Writing and being published are two very separate things. One can be a writer without being published, but one can never be published without first being a writer. It’s the latter that we should all strive to be—the writer. Sounds simple, right? It wasn’t to me early on. I thought being a writer meant you had to be published. I was so focused on the end result or “the prize,” I neglected or forgot about the love for the thing I was doing.
I still write today. I still send out submissions. I still want an agent. And I would like to someday be published. But I no longer write just to be published. I can be a writer and a very good one without ever being published. One day, I am going to leave this earth. And when I do, there will be stacks of manuscripts waiting to be read and enjoyed by those who love me most. And that is enough.
So if rejections bother you to the same extent they did me, ask yourself this question: Why do I write? The answer may surprise you. Stop focusing so much on the end goal and just enjoy the moment. Live in the pure joy that you created something special and unique. The rest simply doesn’t matter. Don’t let the rejections stop you from doing what you love to do. Perhaps one day I will get to see my name on the bookstore shelves. Perhaps you will too. But if not, knowing that we just wrote a great story should be good enough to keep the blues away.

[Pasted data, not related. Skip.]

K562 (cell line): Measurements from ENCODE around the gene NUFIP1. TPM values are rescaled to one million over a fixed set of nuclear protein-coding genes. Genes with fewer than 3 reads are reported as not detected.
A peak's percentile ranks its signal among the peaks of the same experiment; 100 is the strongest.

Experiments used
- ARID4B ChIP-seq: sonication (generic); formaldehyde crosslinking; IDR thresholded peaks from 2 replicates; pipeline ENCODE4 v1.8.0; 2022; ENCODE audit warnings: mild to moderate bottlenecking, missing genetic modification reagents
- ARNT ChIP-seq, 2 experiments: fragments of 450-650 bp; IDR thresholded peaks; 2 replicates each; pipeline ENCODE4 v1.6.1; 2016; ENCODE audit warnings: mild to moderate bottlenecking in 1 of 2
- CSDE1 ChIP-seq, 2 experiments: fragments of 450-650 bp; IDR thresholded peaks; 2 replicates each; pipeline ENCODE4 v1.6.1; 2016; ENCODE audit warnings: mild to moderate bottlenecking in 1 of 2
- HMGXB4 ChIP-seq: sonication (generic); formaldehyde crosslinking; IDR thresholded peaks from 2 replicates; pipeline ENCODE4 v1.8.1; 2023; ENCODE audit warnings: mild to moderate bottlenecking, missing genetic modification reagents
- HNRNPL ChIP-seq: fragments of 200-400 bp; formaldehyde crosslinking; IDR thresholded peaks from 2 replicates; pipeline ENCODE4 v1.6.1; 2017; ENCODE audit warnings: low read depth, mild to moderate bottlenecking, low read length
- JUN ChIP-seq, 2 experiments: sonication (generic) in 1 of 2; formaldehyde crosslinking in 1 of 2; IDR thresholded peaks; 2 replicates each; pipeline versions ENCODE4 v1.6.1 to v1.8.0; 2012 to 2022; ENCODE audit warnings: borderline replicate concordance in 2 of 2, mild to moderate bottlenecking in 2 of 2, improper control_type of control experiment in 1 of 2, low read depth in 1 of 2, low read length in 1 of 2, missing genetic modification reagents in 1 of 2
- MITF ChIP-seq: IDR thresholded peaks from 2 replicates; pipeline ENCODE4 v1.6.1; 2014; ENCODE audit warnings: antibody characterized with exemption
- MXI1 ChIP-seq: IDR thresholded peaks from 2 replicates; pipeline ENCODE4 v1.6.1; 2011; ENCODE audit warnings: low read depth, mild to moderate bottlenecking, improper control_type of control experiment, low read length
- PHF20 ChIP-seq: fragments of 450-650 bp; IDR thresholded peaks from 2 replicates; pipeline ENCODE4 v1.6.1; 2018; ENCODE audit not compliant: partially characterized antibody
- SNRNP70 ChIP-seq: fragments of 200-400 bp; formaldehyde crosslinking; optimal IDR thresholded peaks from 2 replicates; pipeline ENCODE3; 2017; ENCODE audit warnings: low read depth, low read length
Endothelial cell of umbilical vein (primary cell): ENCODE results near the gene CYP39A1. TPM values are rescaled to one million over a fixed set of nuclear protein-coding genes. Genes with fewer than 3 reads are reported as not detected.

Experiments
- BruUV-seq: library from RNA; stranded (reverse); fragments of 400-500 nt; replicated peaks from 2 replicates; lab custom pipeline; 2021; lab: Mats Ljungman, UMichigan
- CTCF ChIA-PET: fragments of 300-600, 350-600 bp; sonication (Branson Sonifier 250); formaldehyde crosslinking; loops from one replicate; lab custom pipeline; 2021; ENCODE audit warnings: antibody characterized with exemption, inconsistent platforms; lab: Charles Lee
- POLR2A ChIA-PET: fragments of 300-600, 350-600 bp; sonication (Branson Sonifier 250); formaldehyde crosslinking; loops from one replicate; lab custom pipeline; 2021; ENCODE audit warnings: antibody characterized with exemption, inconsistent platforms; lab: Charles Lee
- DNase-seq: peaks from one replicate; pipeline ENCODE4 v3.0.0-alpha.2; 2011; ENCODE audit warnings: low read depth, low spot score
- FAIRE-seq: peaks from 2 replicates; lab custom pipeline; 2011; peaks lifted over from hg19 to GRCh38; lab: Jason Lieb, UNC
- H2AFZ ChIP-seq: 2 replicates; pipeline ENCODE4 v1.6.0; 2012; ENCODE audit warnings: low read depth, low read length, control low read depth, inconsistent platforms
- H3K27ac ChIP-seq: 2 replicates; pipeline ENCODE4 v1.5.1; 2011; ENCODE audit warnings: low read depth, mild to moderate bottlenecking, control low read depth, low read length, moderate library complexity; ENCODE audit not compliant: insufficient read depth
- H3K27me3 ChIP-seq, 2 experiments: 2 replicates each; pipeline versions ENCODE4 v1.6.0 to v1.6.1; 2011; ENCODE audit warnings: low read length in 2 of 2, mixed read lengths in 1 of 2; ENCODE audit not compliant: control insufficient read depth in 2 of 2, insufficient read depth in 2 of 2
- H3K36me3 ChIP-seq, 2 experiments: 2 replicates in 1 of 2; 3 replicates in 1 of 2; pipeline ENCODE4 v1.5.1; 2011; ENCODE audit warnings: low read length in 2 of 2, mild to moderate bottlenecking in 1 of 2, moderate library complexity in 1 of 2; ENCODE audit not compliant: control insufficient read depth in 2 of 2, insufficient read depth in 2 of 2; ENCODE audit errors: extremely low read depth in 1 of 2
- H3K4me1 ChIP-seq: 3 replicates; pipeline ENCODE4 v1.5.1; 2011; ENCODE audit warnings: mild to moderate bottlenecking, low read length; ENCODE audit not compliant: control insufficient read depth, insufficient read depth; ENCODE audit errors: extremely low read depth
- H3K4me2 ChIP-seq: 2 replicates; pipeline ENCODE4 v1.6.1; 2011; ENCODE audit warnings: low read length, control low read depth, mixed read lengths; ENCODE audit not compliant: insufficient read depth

Thomas Wright is a writer of middle grade and young adult novels. His first book Ansburry Tales: The Redeemer was published in 2013. Book two of this five-part series is scheduled for release in 2018. Other completed projects include a YA novel, Catching Tomorrow, and a middle grade series entitled, The Adventures of Spikehead and Fred. He currently resides in Pittsburgh, Pennsylvania with his wonderful family and far too many dogs.